The other day when I was talking with a colleague, she mentioned an incident that happened back in her consulting days. She was presenting a workshop to a group of young developers, and one of the men rattled off a response dripping with industry jargon. My (very smart and tech savvy) colleague was so dumbfounded by his language, the only reply she could muster was, “I have no idea what you just said.”
The interesting thing about that to me is that she wasn’t embarrassed that she couldn’t grasp what he was saying. She was offended by it.
This sent me down a rabbit hole of notes I have on language — and considering my content marketing methodology revolves around using customer language, this rabbit hole went deep.
In Braiding Sweetgrass, author Robin Wall Kimmerer comments, “In English, we never refer to a member of our family, or indeed to any person, as it. That would be a profound act of disrespect. It robs a person of selfhood and kinship, reducing a person to a mere thing.”
She goes on to make a point that the fact that we refer to anything other than human beings as “it” leads us to be dismissive and exploitative of the natural world. What struck me, too, though was just how a simple pronoun can have such deep impact on a conversation — how using “it” in reference to another human can be so disrespectful.
In other languages, this may be different — the nuances of language may have more or less impact on how people feel about the person addressing them.
But in English for sure, how you use language matters deeply.
I’ve long known (and now there’s enough research to prove) that using customers’ own language in marketing content makes that content more effective. It creates a personal connection between the writer (the company) and the reader (the lead, prospect or customer). It’s the crux of my methodology — it’s a primary tactic I use to implement the strategy of building relationship between company and customer.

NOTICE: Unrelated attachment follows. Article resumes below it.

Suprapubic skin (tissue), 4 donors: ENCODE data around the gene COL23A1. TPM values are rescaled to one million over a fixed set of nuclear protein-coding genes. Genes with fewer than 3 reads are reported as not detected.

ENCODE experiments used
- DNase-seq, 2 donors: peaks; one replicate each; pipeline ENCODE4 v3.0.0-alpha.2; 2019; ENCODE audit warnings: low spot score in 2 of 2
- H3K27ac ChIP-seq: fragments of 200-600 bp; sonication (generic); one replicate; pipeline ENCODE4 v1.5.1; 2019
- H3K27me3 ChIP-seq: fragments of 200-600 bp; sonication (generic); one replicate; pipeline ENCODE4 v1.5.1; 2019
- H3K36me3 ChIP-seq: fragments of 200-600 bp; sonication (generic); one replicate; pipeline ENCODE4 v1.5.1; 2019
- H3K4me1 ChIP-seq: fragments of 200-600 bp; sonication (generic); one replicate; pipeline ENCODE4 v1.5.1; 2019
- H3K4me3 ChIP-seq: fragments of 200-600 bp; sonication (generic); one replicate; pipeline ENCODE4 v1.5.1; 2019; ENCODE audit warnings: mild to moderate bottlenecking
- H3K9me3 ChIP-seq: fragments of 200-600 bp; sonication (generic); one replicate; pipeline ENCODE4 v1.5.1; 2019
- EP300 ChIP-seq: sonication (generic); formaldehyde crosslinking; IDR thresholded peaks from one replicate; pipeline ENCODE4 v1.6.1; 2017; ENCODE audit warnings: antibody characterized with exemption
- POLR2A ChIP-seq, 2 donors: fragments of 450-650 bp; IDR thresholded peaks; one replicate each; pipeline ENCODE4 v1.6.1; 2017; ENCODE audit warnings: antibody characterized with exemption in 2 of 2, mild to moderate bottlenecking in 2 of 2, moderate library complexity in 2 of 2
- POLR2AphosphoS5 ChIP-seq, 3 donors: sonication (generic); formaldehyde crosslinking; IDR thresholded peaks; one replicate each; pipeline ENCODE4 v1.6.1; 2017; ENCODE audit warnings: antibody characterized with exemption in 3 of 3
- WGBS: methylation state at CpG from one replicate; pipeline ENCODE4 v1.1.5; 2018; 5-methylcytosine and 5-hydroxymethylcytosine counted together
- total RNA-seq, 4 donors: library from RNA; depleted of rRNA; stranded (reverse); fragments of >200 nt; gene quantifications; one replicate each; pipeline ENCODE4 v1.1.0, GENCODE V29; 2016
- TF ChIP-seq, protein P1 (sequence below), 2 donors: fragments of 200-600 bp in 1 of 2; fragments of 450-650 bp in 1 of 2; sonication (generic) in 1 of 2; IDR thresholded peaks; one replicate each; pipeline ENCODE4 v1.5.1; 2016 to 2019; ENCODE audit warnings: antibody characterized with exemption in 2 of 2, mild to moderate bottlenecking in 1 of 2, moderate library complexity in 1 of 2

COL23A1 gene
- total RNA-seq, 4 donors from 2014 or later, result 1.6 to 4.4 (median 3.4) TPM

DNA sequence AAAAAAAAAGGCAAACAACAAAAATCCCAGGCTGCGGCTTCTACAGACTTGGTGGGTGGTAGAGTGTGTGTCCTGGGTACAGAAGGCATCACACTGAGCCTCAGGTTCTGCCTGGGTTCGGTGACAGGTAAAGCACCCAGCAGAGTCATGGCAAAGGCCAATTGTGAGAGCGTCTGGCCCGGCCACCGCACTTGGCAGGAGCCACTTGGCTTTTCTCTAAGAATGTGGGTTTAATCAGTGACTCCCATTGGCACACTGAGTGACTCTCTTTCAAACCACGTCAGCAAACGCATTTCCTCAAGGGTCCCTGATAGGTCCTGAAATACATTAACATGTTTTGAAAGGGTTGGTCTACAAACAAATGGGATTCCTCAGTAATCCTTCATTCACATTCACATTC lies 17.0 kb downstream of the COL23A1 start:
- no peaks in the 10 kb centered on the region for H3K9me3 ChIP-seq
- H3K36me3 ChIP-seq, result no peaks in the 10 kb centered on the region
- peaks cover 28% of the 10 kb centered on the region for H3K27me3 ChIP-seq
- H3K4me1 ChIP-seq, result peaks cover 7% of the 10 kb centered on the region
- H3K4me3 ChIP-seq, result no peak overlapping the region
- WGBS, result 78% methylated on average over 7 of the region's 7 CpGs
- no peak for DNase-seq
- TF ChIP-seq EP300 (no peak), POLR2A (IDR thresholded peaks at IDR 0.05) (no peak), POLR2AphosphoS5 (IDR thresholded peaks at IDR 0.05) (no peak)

The longer I do this work, however, the deeper this connection goes between language and the effectiveness of the content I’m writing for clients.
When someone cares about something, when they’re impacted by something, they stop using boilerplate language and jargon. They start using their own words. They speak from the heart. The language becomes more emotional and more vivid. They naturally start coming up with unique turns of phrases that speak to their mindset. It’s this emotional, vivid language that I look for in my customer research — because when we use that same language to communicate back through content, the connection becomes so much more personal.
Language is a window into the hearts and minds of the people we serve. When we understand the customer mindset and the language they use to describe it, when we hear or read the words they choose to describe their problem and the solution they’re seeking, we can use this insight as a powerful connection point. It’s an entry point into how they think, and we can better understand where to reach to them, how to help them, and what is going to be meaningful in the conversation we have with them.
After all, effective marketing is conversation.
As a writer, I admit I’m particularly sensitive to how language is used. I think this is something that we can all be more aware of though. Not just in our marketing content, but in how we’re conversing with everyone in our lives. Are we using the same language? Or are we using language that in effect alienates the listener because we want to come across as smart or “in the know?”